Posts Tagged ‘Chicago’
June 20, 2016 | by Nathan Gelgud
June 13, 2016 | by Nathan Gelgud
May 26, 2016 | by Sadie Stein
The same day I ate the hot dog—indeed, the same layover—I found myself in conversation with a group of other travelers. One commented on the crowds, and another said, “Tampa’s not a small place but it’s nothing like this,” and they all talked about the energy of the city versus the pleasures of having moved to Florida. It was very friendly. Then one woman said, “Not New York, though. I hate New York.” Then they all piled on with gusto, discussing the general crumminess that is New York, the rudeness, the filth, the overwhelming pace, and all manner of other clichés. It all happened so fast that I didn’t have a chance to jump in and defend my hometown.
I didn’t even have a defense, as such. People from other places seem to feel New York is a thing they need to have strong opinions about, like the election, or cilantro. And the truth is, most of us really, really don’t care. At least, those of us who are from here. Never having made the choice to move here, it’s akin to the affection and irritation one feels for a family member. Especially since our families are, you know, here. Read More »
May 25, 2016 | by Sadie Stein
I had a brief layover in Chicago. I was starving, slightly shaky with hunger, and getting to the point where any option seemed wrong. In that state, it seemed I didn’t deserve food, and probably I would never eat again. People talk a lot about the rage of hunger. I’m more acquainted with the despair.
I was in a small corner of the terminal without many shops. It seemed hopeless. I was staring blindly at a kiosk of prepackaged, chilled sandwiches, fat-free yogurts, and Red Delicious apples—I had tears in my eyes—when a man popped his face out from somewhere and said: “We have hot dogs.” An angel’s chorus could not have been sweeter to my ears. “What do you want on it?” he asked.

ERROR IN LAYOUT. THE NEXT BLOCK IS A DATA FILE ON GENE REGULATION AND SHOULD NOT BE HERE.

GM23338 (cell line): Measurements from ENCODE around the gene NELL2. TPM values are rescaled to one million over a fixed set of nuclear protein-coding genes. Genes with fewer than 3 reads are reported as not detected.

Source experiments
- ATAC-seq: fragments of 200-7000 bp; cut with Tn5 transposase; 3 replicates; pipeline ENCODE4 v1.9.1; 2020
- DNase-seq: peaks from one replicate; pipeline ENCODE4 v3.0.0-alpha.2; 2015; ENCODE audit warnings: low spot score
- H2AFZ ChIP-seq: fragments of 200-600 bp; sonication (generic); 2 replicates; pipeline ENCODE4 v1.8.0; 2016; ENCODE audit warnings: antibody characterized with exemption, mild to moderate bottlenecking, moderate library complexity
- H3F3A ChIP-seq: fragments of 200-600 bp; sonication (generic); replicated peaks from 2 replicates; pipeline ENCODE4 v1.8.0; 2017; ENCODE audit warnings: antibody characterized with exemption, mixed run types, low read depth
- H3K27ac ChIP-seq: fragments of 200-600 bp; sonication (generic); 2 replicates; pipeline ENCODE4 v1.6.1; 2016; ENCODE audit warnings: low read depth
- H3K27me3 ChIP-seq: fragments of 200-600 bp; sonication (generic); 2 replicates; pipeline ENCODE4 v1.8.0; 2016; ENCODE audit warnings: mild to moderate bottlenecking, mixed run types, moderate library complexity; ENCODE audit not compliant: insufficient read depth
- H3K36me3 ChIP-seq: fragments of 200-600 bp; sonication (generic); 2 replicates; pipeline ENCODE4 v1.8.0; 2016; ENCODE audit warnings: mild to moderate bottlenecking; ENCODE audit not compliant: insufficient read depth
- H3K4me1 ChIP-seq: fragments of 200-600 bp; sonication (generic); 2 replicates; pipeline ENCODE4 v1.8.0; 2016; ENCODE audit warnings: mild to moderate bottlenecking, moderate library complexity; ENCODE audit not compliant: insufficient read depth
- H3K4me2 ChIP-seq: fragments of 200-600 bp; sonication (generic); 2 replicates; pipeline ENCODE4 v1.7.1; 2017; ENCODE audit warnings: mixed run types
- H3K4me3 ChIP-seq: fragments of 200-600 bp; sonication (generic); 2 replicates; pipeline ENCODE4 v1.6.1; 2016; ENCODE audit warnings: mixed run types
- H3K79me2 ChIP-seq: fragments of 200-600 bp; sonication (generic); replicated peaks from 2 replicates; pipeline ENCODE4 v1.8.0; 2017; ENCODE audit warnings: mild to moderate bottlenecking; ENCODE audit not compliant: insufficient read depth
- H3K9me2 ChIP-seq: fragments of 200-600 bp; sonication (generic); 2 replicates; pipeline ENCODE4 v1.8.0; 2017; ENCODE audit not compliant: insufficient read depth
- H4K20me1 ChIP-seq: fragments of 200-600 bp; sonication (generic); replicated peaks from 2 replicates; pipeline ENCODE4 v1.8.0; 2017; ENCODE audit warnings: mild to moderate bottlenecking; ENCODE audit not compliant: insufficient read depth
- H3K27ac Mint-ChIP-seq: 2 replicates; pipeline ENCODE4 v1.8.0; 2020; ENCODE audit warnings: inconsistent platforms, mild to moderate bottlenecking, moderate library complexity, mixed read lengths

“Everything,” I whispered. “Everything.” Read More »
August 19, 2015 | by Sadie Stein
Why lie? I first picked up Colleen Moore’s 1968 autobiography, Silent Star, because I wanted to read about the dollhouse. Yes, Moore is a pivotal figure in early Hollywood. Yes, Flaming Youth is considered one of the defining pieces of flapper culture. But it was the dollhouse that grabbed me.
The Colleen Moore dollhouse is indeed something to see, and plenty of people do: since 1949 the Fairy Castle has been on display at Chicago’s Museum of Science and Industry, where once can marvel at the perfection of the elaborate interiors, the world’s tiniest Bible, and the miniature paintings contributed by Walt Disney. And the memoir does not stint on details about the house’s furnishing, its financing, the dozens of Hollywood designers and artist friends Moore tapped to decorate the fairy castle, which as a touring attraction would raise a great deal of money for children’s charities. (Necessary to mention for those who want to suggest a grown woman is “arrested” for squandering time and money on such an enterprise—or, indeed, reading about it obsessively.) Read More »
July 13, 2015 | by Alex Dueben
The past two years have been eventful for Ladan Osman. Last year, her chapbook, Ordinary Heaven, was selected for inclusion in the box set Seven New Generation African Poets, a project of the African Poetry Book Fund, and she received the 2014 Sillerman First Book Prize for African Poets for her manuscript The Kitchen-Dweller’s Testimony, which was published in April by the University of Nebraska Press.
“I have rarely encountered a young poet whose work was so completely its own thing,” writes Ted Kooser in his preface to Ordinary Heaven. The speakers in Osman’s poems are often women, and the book tackles themes of love and loss, displacement and authority. At its heart is the notion of bearing witness and what that means both in a larger political sense and in very intimate ways. The language is rich and playful and can be both brutal and transformative—sometimes in the same poem.
Osman spoke with me recently by phone from her home in Chicago about metaphor, translation, and family influence.
How has your background informed your work?
My parents are from Mogadishu, Somalia. I grew up in Columbus, Ohio, in neighborhoods that were largely populated, if not by Somalis, then by East Africans. So many different elements go into my work, but there’s a very direct link to the way my parents would tell stories—their comfort using parables, making leaps in language, speaking in metaphors. My father would often point to a complex image or something strange and say, Look, it’s a metaphor. But he wouldn’t explain further. My parents speak English and other languages, but they’re most comfortable speaking Somali and they would speak Somali to us. So I always felt like I was doing some kind of translating. And things that are untranslatable—that’s poetry, too. Read More »